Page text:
Specific Learning Difficulties Specialist, Jillian Zocher, completed a Postgraduate Diploma in Specific Learning Difficulties in conjunction with the Helen Arkell Dyslexia Centre (UK) and the Oxford and Cambridge Royal Society of Arts in 2002, after many years of having taught at dyslexia friendly schools overseas. Jillian practices Educational Therapy on the Central Coast and teaches one on one to dyslexics across the age range.

What Do We Do

Neurological differences are to be recognised and respected as any other human variation. These differences can include those labelled with Dyspraxia, Dyslexia, Attention Deficit Hyperactivity Disorder, Dyscalculia, Autistic Spectrum, Tourette Syndrome, and others.

The Learning Difference Convention is the only event of its kind in Australia, linking delegates to support networks, teacher training, resources, research, authors and  information, all relating to learning differences.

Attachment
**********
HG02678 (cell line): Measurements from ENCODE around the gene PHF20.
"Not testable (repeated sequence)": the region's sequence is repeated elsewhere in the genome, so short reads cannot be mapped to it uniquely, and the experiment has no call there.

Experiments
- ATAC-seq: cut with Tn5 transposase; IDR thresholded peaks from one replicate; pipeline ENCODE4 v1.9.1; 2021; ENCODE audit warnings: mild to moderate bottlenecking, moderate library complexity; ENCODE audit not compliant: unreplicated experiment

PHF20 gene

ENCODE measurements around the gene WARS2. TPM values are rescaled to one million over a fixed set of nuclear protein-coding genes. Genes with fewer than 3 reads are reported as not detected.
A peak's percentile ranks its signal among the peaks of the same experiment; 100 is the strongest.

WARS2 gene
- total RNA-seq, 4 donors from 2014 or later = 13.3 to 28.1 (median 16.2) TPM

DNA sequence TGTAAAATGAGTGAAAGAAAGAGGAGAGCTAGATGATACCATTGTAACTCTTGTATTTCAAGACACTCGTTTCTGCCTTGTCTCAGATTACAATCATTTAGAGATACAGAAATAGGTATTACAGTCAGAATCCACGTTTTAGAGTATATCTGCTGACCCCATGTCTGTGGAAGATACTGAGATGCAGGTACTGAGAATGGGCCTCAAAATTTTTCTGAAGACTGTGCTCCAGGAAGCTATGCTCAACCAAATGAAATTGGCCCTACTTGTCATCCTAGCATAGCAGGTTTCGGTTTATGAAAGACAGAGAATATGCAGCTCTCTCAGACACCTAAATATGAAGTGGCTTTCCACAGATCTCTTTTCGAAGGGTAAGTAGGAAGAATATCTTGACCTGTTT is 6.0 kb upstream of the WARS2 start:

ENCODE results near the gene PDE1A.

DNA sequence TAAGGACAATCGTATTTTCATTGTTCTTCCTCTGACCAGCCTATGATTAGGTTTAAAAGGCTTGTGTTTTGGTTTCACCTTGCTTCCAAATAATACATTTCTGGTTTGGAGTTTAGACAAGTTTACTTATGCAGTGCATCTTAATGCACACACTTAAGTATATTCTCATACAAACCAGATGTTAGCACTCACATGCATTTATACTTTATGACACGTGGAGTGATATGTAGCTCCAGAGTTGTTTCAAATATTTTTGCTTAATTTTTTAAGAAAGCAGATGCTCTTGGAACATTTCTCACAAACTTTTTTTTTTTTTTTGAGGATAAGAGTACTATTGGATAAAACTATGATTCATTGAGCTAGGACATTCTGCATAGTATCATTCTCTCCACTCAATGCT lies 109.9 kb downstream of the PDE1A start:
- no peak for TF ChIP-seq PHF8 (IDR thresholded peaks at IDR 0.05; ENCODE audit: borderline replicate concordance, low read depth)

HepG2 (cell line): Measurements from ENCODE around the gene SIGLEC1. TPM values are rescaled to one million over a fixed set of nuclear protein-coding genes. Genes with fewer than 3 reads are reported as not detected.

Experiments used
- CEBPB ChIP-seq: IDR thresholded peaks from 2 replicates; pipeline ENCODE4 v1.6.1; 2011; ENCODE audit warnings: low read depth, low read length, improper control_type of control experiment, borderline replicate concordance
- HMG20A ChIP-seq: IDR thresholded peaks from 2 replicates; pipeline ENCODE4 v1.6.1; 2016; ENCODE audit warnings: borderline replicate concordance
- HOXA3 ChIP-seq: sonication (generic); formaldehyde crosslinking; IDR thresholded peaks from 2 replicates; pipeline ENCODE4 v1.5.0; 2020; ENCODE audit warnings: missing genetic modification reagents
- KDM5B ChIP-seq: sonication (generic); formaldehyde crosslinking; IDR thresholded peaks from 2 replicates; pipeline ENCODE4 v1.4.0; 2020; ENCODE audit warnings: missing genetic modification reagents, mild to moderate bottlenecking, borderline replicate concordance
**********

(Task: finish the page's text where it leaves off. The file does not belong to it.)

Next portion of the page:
The Learning Difference Convention recognises that a systematic, explicit and multi-sensory approach to reading is essential and that early intervention is key. Whilst we provide FREE resources to assist with reading, we recognise that dyslexia is more than just a reading difficulty and that dyslexics have varying needs, relative to their individual strengths and weaknesses.

This unique event allows us to share the plethora of information, whether it be reading, writing, spelling, co-ordination, concentration, auditory processing, mathematics, study skills, organisational skills, self-esteem difficulties, anxiety, social skills, behaviour, technology, visual processing, nutrition and more. The event allows you to ask the necessary questions, meet the experts and support groups and try out loads of resources.

The event has triggered a healthy debate, resulting in increased awareness, increased action, increased support, whilst inspiring unity between organisations and institutions.